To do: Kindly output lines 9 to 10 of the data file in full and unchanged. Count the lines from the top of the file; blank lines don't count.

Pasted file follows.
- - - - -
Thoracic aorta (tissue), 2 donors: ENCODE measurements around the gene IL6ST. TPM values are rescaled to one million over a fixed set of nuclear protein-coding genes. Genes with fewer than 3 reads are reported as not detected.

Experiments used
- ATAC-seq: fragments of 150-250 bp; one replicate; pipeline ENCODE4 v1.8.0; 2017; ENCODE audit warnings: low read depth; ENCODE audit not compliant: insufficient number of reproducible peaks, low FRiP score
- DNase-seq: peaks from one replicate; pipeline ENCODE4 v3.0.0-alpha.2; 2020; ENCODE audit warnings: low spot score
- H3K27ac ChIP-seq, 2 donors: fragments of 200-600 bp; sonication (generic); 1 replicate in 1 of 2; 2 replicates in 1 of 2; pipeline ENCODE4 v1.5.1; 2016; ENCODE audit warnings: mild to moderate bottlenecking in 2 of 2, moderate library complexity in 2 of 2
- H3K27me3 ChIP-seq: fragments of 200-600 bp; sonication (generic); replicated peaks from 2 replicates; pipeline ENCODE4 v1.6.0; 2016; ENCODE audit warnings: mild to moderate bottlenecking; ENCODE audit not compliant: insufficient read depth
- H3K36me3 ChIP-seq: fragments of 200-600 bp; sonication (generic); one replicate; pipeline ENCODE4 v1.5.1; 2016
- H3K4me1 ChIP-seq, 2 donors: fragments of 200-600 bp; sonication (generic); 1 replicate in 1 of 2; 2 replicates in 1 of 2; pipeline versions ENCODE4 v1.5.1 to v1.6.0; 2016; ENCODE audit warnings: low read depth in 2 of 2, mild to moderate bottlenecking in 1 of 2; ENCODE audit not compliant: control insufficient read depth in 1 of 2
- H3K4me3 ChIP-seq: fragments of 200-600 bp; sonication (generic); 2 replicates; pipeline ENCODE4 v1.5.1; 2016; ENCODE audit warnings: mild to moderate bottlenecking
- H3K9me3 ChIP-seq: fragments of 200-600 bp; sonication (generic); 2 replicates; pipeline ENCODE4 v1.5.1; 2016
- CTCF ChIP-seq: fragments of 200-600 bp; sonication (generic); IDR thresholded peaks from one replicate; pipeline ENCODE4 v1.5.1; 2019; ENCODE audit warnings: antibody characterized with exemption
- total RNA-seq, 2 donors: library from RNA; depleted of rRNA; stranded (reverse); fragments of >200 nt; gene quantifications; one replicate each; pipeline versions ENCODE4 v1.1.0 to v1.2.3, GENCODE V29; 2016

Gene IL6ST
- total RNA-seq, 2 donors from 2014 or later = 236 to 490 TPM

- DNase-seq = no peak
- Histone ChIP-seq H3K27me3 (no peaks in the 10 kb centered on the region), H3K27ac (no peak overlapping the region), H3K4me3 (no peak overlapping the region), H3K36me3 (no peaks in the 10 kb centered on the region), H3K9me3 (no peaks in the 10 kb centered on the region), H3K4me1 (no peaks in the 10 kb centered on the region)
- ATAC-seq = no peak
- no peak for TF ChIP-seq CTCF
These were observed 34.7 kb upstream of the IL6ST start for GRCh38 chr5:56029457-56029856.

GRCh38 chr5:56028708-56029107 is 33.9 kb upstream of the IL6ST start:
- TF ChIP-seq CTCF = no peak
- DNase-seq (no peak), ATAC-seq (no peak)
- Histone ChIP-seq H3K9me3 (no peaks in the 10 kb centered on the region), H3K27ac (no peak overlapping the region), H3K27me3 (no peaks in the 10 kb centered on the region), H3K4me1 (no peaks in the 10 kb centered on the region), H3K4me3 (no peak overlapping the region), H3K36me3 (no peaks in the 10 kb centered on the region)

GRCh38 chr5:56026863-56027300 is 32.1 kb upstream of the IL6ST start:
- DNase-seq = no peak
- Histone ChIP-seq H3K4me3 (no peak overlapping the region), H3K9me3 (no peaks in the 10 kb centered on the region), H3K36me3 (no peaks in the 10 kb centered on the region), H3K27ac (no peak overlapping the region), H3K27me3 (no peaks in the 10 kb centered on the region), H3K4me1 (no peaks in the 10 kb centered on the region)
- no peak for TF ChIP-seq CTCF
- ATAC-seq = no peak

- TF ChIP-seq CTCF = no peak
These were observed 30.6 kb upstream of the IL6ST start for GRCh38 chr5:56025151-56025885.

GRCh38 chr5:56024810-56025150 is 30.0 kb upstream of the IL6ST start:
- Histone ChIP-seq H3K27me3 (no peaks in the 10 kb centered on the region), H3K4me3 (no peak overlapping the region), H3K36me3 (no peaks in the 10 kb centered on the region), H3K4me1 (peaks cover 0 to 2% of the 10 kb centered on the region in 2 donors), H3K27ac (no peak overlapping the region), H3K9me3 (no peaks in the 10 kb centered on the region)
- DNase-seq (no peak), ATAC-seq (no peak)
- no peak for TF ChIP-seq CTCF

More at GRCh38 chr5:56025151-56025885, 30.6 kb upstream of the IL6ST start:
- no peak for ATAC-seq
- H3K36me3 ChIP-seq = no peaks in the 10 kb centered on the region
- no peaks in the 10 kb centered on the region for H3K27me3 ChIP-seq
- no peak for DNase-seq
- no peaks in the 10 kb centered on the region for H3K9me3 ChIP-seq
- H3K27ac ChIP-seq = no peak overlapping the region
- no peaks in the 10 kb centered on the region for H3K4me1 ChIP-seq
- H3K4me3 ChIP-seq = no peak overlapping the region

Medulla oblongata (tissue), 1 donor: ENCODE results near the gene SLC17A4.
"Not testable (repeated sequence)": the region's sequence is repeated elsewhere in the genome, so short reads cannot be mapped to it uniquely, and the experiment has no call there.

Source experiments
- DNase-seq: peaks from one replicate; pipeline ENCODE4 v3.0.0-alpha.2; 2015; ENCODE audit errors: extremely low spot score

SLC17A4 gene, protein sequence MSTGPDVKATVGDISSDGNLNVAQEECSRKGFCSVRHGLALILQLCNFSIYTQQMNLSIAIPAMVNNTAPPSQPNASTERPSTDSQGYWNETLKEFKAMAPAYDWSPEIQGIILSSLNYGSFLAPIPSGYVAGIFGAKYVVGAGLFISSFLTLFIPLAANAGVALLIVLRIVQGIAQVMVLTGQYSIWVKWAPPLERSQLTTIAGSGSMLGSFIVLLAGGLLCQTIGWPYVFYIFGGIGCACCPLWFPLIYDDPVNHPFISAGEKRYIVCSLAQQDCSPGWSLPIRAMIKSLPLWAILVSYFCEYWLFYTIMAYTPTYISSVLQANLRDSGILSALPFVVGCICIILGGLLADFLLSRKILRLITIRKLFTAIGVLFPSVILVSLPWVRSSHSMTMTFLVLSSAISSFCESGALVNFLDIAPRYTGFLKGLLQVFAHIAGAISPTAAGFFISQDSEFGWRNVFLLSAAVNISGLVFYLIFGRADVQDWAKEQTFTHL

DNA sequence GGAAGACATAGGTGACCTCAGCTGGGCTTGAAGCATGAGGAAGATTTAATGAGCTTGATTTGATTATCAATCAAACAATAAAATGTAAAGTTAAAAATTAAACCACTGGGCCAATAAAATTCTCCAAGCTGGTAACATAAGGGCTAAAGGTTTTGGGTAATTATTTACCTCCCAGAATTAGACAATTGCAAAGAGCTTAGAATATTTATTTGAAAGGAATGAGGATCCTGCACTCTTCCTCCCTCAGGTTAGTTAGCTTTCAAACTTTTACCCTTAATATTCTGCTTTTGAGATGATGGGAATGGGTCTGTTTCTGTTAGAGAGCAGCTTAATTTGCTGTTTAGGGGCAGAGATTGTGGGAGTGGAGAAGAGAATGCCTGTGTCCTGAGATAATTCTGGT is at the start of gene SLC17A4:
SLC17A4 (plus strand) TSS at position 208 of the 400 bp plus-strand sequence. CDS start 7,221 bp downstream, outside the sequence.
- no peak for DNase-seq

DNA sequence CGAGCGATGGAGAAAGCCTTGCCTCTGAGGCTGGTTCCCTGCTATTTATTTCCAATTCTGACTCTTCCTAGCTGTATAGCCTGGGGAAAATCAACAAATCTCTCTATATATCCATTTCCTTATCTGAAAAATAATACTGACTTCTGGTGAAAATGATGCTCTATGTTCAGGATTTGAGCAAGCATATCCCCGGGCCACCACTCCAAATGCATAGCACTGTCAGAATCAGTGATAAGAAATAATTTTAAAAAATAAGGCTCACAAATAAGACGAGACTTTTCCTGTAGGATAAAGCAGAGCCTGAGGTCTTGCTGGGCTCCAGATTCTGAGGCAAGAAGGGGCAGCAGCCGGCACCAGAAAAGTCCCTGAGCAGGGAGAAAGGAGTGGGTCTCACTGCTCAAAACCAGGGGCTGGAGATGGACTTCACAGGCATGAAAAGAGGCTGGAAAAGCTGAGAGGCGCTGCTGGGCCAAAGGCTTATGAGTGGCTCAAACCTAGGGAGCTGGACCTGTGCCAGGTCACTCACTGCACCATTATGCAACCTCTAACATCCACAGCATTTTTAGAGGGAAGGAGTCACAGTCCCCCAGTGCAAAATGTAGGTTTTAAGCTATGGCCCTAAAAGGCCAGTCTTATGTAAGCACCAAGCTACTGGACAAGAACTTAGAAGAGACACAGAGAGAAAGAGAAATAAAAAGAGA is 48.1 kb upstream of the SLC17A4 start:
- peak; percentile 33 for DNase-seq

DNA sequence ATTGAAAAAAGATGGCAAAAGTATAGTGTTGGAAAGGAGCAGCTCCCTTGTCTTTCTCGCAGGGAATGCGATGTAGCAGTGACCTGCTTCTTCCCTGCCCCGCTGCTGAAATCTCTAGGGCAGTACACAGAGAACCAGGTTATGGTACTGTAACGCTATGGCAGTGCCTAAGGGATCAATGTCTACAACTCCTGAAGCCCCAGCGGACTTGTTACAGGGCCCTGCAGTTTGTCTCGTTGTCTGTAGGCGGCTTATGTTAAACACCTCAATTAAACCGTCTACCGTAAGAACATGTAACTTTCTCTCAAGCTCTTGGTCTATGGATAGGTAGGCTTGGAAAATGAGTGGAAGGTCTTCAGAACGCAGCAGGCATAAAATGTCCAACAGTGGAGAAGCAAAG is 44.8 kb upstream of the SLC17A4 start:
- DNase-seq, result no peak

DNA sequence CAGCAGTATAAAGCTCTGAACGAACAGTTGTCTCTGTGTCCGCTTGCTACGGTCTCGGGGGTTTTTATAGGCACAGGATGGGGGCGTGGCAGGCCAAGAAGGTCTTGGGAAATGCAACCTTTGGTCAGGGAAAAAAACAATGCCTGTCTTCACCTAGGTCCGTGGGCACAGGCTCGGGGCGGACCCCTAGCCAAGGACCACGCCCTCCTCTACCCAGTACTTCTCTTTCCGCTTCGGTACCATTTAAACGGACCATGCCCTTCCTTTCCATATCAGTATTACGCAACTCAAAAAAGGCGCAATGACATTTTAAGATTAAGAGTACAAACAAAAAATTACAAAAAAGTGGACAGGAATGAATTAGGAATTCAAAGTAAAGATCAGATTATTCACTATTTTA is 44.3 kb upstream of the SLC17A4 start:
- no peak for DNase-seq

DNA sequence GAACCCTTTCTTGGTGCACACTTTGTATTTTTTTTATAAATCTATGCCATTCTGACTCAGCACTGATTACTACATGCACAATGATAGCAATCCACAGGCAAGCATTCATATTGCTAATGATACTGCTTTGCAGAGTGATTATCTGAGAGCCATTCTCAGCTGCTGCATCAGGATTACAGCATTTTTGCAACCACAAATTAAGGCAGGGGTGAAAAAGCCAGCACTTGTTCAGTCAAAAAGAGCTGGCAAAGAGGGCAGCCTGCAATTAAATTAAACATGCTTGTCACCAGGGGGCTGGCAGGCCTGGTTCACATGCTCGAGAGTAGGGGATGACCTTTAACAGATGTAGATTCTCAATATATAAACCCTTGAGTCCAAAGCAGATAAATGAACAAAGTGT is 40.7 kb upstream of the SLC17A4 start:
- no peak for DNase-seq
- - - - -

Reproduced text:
- H3K4me3 ChIP-seq: fragments of 200-600 bp; sonication (generic); 2 replicates; pipeline ENCODE4 v1.5.1; 2016; ENCODE audit warnings: mild to moderate bottlenecking
- H3K9me3 ChIP-seq: fragments of 200-600 bp; sonication (generic); 2 replicates; pipeline ENCODE4 v1.5.1; 2016